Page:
The world is increasingly impacted by a variety of stressors that have the potential to differentially influence life history stages of organisms. Organisms have evolved to cope with some stressors, while with others they have little capacity
We present evidence of the effects of both developmental and evolutionary history on survival of a freshwater vertebrate, the rough-skinned newt (Taricha granulosa) in an osmotically stressful environment. We compared the survival of larvae in either NaCl or MgCl2 that were exposed to salinity either as larvae only or as embryos as well
Larval survival was also dependent on the type of salt (NaCl or MgCl2) the larvae were exposed to, and was lowest in MgCl2, a widely-used chemical deicer that, unlike NaCl, amphibian larvae do not have an evolutionary history of regulating at high levels. Both developmental and evolutionary history are critical factors in determining survival in this stressful environment, a pattern that may have widespread implications for the survival of animals increasingly impacted by substances with which they have little evolutionary history.

Learn Science at Scitable [9]

A female North Pacific Giant Octopus (Enteroctopus dofleini) lives three to four years; it lays thousands of eggs in a single bout and then dies. By contrast, a mature Coast Redwood Tree (Sequoia sempervirens) lives for many hundreds of years and produces millions of seeds each year (Figure 1)
Together, the age-, size-, or stage-specific patterns of development, growth, maturation, reproduction, survival, and lifespan define an organism’s life cycle, its life history.. The principal aim of life history theory, a branch of evolutionary ecology, is to explain the remarkable diversity in life histories among species
The study of life history evolution is thus about understanding adaptation, the most fundamental issue in evolutionary biology.. Here we introduce the basics of life history theory and review what biologists have learned about life history evolution

Habitat and Adaptation [10]

Habitat and AdaptationCommon caiman (Caiman crocodilus), also called Narrow-snouted spectacled caiman. Every organism has a unique ecosystem within which it lives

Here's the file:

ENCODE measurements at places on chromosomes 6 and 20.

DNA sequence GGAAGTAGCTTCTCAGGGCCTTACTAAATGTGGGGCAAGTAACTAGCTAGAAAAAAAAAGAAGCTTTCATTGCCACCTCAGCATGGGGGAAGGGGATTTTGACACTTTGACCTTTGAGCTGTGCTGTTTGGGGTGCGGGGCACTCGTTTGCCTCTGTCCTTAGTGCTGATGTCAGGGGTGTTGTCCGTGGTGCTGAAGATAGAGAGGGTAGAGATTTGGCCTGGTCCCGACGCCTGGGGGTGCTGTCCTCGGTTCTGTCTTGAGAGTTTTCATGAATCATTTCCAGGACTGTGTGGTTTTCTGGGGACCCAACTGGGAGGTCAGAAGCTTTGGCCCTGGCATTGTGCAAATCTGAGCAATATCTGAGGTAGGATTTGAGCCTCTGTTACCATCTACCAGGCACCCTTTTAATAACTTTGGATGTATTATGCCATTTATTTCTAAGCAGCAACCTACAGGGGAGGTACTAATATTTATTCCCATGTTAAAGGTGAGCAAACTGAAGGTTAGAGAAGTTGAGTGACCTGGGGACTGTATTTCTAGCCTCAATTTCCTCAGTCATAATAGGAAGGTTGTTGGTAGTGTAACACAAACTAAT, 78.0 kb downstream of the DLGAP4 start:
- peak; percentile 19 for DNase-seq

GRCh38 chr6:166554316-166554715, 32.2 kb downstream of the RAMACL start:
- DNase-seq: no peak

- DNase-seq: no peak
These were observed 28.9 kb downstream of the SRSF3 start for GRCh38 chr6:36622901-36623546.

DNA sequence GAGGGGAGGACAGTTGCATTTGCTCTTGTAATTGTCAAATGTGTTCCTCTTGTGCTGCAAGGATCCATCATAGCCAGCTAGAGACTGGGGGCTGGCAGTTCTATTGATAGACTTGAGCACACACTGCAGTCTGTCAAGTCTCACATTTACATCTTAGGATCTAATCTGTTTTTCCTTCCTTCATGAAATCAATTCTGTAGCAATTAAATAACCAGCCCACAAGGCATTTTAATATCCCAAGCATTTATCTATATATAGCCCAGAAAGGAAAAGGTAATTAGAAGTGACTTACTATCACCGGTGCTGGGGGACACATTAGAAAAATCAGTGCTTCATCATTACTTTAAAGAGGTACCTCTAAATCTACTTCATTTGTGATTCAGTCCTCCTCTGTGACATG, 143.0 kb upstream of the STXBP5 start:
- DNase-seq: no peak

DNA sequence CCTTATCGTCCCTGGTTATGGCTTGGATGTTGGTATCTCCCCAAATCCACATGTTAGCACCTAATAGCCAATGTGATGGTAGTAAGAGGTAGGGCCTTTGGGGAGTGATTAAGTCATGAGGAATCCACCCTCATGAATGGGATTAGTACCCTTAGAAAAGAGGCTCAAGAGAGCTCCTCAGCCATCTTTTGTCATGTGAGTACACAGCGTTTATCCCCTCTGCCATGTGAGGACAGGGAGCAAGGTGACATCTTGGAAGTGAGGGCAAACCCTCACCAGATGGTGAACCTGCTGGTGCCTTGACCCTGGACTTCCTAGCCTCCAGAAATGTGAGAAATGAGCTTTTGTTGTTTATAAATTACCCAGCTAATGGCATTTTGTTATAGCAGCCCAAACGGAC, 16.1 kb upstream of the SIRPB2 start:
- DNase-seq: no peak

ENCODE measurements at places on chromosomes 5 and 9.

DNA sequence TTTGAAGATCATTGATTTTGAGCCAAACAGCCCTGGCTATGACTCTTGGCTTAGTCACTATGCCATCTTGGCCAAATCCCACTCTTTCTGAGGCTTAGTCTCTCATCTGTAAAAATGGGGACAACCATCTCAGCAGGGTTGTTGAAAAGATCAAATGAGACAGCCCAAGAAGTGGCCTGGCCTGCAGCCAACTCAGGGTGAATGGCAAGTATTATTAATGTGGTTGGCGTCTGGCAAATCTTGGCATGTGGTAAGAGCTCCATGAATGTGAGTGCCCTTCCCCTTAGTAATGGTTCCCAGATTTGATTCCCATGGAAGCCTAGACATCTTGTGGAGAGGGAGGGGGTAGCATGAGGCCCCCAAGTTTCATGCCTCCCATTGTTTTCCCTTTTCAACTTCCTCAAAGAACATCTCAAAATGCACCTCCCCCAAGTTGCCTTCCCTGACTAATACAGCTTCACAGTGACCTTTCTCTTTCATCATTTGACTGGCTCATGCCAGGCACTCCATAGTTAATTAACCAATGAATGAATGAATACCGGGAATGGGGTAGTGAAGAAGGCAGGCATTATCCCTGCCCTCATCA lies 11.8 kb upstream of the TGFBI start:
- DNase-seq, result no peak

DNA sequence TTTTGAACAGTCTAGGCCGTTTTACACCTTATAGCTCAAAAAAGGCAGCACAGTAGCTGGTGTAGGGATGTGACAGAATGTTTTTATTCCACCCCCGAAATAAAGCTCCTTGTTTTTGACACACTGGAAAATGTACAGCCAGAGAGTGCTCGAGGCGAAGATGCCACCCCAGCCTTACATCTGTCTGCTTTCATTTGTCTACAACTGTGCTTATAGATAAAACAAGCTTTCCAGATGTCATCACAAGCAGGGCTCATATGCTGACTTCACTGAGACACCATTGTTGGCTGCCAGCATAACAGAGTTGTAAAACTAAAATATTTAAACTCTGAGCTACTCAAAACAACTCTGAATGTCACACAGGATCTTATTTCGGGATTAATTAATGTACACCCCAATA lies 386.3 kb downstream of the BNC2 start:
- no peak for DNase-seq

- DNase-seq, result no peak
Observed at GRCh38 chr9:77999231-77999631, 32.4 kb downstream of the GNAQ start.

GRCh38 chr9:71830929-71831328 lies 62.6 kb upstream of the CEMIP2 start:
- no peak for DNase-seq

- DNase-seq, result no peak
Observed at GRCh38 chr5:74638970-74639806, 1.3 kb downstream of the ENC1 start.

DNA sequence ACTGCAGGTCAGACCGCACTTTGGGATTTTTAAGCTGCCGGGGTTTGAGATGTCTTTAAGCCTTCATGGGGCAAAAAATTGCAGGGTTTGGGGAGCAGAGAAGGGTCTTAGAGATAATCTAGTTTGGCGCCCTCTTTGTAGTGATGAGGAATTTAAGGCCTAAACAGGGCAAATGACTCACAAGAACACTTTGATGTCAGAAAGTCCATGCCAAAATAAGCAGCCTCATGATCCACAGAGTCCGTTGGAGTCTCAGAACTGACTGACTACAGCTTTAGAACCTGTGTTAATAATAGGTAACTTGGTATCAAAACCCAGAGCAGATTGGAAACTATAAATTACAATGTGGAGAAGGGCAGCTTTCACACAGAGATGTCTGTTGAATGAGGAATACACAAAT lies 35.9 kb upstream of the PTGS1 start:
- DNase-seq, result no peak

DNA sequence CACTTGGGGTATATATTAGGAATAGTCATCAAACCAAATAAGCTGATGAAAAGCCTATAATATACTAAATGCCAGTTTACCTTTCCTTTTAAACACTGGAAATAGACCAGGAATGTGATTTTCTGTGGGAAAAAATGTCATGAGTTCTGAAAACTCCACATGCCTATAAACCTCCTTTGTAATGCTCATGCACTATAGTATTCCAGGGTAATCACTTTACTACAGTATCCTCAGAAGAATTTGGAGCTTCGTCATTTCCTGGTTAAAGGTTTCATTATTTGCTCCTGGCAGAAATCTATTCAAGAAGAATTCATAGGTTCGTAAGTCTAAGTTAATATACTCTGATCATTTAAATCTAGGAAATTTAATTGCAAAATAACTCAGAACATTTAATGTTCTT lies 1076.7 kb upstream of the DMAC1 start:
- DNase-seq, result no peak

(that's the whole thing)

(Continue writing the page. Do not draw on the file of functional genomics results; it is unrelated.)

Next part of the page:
All organisms need to adapt to their habitat to be able to survive.. This means adapting to be able to survive the climatic conditions of the ecosystem, predators, and other species that compete for the same food and space
Explore the links given here to know more about habitats and how different plants and animals.. An animal may adapt to its habitat in different ways

How Do Organisms Affect and Respond to Climate Change? [11]

Life on Earth is diverse at many levels, meaning there is a lot of variety within species and there are many different kinds of species. This biodiversity provides many of the resources that humans need and enhances our quality of life
In this article, we show how research on plants, animals, and microbes helps us better understand how living things can both impact and respond to climate change. This research also gives us insight into what the future might be like for life on Earth
Many different kinds of microbes, plants, and animals (including people) live on Earth. Collectively, all these different organisms make up Earth’s biodiversity

Teachers (U.S. National Park Service) [12]

– Upper Elementary: Third Grade through Fifth Grade. – Utah State Science Core Curriculum Topic, Standard Two: Students will understand that organisms depend on living and non-living things in their environment.
In the field, students examine the traits of juniper trees and play a game to model how the environment can act on traits and affect how trees appear. Students also examine kit fox traits and play a game to discover what happens when a trait provides an advantage for survival.
Strand 3.2: Effects of Traits on Survival Organisms (plants and animals, including humans) have unique and diverse life cycles, but they all follow a pattern of birth, growth, reproduction, and death. Different organisms vary in how they look and function because they have different inherited traits

Climate Change Impacts on Ecosystems [13]

Ecosystems are communities of living things, including plants, animals, and microorganisms, that interact with each other and the physical world.1 People depend on ecosystems for many benefits, such as food, water, clean air, building materials, and recreation. Ecosystems can be big, like the one that surrounds Yellowstone National Park,2 or as small as a single fallen tree
These connections between ecosystems also make them dependent on one another, and not simply dependent on the organisms within them.. Climate controls how plants grow, how animals behave, which organisms thrive, and how they all interact with the physical environment.3,4 As habitats experience different temperatures, precipitation patterns, and other changes, the organisms that make up ecosystems feel the effects
People are taking many actions to help ecosystems adapt to climate change impacts or minimize the effects. For example, federal agencies that manage the nation’s natural resources are now considering climate change in polices and planning

How survival curves affect populations’ vulnerability to climate change [14]

How survival curves affect populations’ vulnerability to climate change. – pone.0203124.s001.doc (386K)GUID: 83514C0F-49E1-4DF3-9A63-DE12B2989834pone.0203124.s002.xls (202K)GUID: 291E82FD-2531-461C-9BD3-B29B78B08687
Human activities are exposing organisms not only to direct threats (e.g. habitat loss) but also to indirect environmental pressures such as climate change, which involves not just directional global warming but also increasing climatic variability